I don’t know who the people are who don’t pick up their dog’s poop but I know they exist because of the abandoned dog poop piles I see everywhere.
I find abandoned dog poop piles more often in the City than I do in the woods…and a lot of times sitting in the middle of the sidewalk.
What do some people tell themselves to make leaving dog poop on the ground ok?
- Do they live in a vacuum so they don’t know it is rude or a problem for water quality?
- Do they not know it contaminates stream and lake water and can make people sick?
- Do they know and just not care?
- What about the person who lets their dog poop in someone else’s yard and leaves it? What are they thinking?
Reasons People Don’t Pick Up Their Dog Poop
I haven’t seen the people that just walk away from their dog’s poop so that also means I haven’t talked with them.
However, I worked in the field of water quality protection for 10 years so I’ve done a lot of research and guessing about what the issue is.
I think these are the reasons people don’t pick up their dog poop:
- They think dog poop is natural. (It’s not, especially in the quantities that are generated by our pets, and harms the environment and threatens public health.)
- They think that picking up dog poop is gross
- They forgot a poop bag
- They don’t want to carry the poop bag with them on their walk, hike, or run
- It’s not a law to pick up their dog’s poop where they live (or they don’t know it is a law so they think they don’t have to or it’s not that important).
- They are completely self-absorbed and think they are the only people on the planet (kidding…kind of. Ha, ha)
How Can We Reach These People?
So how do we encourage these people to change their habits and start picking up their dog’s poop?
Let’s think of some ideas.
Let’s say you DID see the person start to walk away from their dog’s poop.
Albeit a bit passive-agressive, I have found it effective to suddenly appear with a poop bag and state something like “Man, I know what is is like to forget my poop bags at home. I had someone save me once so I want to pay it forward.”
One could also take a more confrontational, educational approach. No one likes to be told they are wrong so this is a touchy one.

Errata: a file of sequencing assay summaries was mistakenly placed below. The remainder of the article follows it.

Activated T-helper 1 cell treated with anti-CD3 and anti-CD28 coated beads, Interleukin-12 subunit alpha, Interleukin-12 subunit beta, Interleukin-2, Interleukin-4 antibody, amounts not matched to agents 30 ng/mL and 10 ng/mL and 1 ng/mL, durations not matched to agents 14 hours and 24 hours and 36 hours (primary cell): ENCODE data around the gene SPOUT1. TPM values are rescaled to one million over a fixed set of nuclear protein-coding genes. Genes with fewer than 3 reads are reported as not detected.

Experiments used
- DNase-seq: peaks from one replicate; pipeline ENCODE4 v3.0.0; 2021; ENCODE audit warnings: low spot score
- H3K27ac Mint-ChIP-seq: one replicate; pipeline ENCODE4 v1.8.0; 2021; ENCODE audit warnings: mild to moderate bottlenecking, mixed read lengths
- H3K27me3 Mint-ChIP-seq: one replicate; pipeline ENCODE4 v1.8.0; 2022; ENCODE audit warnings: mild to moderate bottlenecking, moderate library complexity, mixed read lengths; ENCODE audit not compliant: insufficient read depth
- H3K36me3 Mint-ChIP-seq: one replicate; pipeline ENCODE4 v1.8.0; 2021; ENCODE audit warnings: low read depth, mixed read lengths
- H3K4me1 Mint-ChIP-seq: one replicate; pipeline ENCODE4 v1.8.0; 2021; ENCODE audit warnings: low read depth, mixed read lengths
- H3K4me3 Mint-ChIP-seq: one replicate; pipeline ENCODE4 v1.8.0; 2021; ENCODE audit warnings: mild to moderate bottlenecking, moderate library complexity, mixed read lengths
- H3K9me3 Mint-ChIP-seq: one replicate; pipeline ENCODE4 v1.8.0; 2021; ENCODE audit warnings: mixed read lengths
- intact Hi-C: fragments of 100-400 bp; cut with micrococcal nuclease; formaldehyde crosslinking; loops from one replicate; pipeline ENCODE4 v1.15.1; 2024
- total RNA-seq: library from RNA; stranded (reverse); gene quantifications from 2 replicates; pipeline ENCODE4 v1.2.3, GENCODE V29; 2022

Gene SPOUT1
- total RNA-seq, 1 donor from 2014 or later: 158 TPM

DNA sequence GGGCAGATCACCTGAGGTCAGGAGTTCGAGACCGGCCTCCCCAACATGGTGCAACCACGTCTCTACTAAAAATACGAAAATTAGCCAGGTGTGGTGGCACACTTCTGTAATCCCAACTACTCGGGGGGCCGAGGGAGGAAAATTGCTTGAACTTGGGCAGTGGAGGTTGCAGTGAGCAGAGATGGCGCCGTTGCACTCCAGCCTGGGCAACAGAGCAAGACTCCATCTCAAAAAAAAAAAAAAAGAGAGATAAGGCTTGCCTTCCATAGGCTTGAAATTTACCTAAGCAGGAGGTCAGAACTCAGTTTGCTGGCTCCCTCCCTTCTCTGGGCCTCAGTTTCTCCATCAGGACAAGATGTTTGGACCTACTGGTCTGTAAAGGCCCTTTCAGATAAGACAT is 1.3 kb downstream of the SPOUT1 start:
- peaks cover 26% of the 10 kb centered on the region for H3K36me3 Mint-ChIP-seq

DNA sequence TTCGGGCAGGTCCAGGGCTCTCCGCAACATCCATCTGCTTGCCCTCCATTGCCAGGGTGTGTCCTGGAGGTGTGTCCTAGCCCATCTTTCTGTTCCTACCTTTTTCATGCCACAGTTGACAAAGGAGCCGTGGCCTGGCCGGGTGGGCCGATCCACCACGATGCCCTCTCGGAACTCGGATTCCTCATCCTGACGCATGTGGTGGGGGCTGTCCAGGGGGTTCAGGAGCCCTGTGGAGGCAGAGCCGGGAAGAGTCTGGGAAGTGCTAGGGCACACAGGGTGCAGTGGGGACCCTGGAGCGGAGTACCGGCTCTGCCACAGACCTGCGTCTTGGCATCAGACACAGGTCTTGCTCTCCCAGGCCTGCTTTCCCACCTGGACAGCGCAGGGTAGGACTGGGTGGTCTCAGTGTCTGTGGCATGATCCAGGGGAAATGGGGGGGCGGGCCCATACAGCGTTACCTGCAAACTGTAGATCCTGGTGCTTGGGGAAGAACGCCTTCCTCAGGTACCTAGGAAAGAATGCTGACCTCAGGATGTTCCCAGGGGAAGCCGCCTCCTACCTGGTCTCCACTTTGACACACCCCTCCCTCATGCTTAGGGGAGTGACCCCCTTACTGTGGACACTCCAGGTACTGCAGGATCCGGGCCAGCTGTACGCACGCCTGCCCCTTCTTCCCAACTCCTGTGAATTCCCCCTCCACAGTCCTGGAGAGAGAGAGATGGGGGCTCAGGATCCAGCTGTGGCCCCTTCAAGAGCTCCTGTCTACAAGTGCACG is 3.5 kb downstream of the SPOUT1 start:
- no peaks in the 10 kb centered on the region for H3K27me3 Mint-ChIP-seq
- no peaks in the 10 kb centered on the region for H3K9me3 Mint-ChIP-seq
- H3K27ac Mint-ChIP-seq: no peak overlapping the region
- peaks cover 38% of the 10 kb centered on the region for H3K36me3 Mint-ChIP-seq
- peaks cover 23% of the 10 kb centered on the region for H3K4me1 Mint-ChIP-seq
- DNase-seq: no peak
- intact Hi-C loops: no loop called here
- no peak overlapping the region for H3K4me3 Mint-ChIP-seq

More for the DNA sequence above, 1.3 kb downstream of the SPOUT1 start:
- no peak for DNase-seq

You could approach them and “nicely” let them know that they are making a bad name for other dog owners or educate them on the law or the health/environmental impact.
If the offender is someone who is letting their dog poop in your yard and leaving it, there are several ways I have seen people deal with this.
On the more subtle end of the scale, I have seen people post signs in their yard that say “no pooping” or “Please pick up after your pet”.
If you see the person doing it, you can ask them to please pick up the dog poop.
There are a couple off little more obvious things you could do too.
You could place flags on each pile of poop with a message on them like “my neighbor left this in my yard”.
I also think it is a great idea to get their address (say, if you know which house they live it…and, yes, I think it is ok to subtly stalk them to find this out) and mail them a box of poop bags.
I don’t condone this one but I have heard of people scooping up a bunch of dog poop and placing it in the middle the offender’s porch.
But what about all of those people who you don’t see leave dog poop on the ground? How do we reach these people?
Dog Owners Who Feel Peer Pressure More Likely to Pick Up Their Dog’s Poop
I have worked for many years in water quality and spent much effort trying to educate people about the dangers that pet waste pose to human health and the environment.
I have also spent some time trying to make people understand that picking up your pet waste is a law (it is where I live).
I like to think that my efforts had some impact on the problem but I am sure it was pretty limited.
Really, no one likes people telling them what to do.
Helping people to understand the dangers of leaving on the ground is a limited message.
In the environmental education world, it is understood that those kinds of messages only touch people who care about the environment and already pick up their pet waste (enforcing that they should do it ALL of the time) or people who are thinking about it but need a few more messages to push them over the edge….called “brownies” ironically).
According to a survey completed by Snohomish County Public Works and The Washington State Department of Ecology, dog owners are more likely to pick up pet waste in public if they feel peer pressure or embarrassment.
Because of that study, I started to think of other ways that the “pick up the poo” message could be presented.
I once convinced my boss to let me create a “I pick up my dog poop” sticker that we could give away at a local doggy festival.
People could post these stickers on their trash can for public display so others lving in or passing through their neighborhood might feel some peer pressure.
I also though of starting a website or Facebook page where people could post photos of pet waste that had not been picked up with the location listed so people might fear being embarrassed for leaving a pile.
I didn’t go down the second road because I thought, who wants to look at lots of photos of dog poop? I am not sure even I want to do that 🙂
Well, it’s been almost 2 years since I had that idea and looky what I found last week – A website called Pictures of Dog Doo Doo!
The blog’s tagline says “PoDDD is an international community to share, discuss, and sometimes laugh at pictures of dog doo-doo”.
It takes a funny look at the business of dog business in the news and around the web. It also highlights videos, the best poop signs seen and Tweets about dog poop.
I hope this new site (looks like it was started in March 2013) gains some traction and popularity because I think it’s a fun way to get the scoop the poop message and might impart an element of peer pressure in those that stumble across it.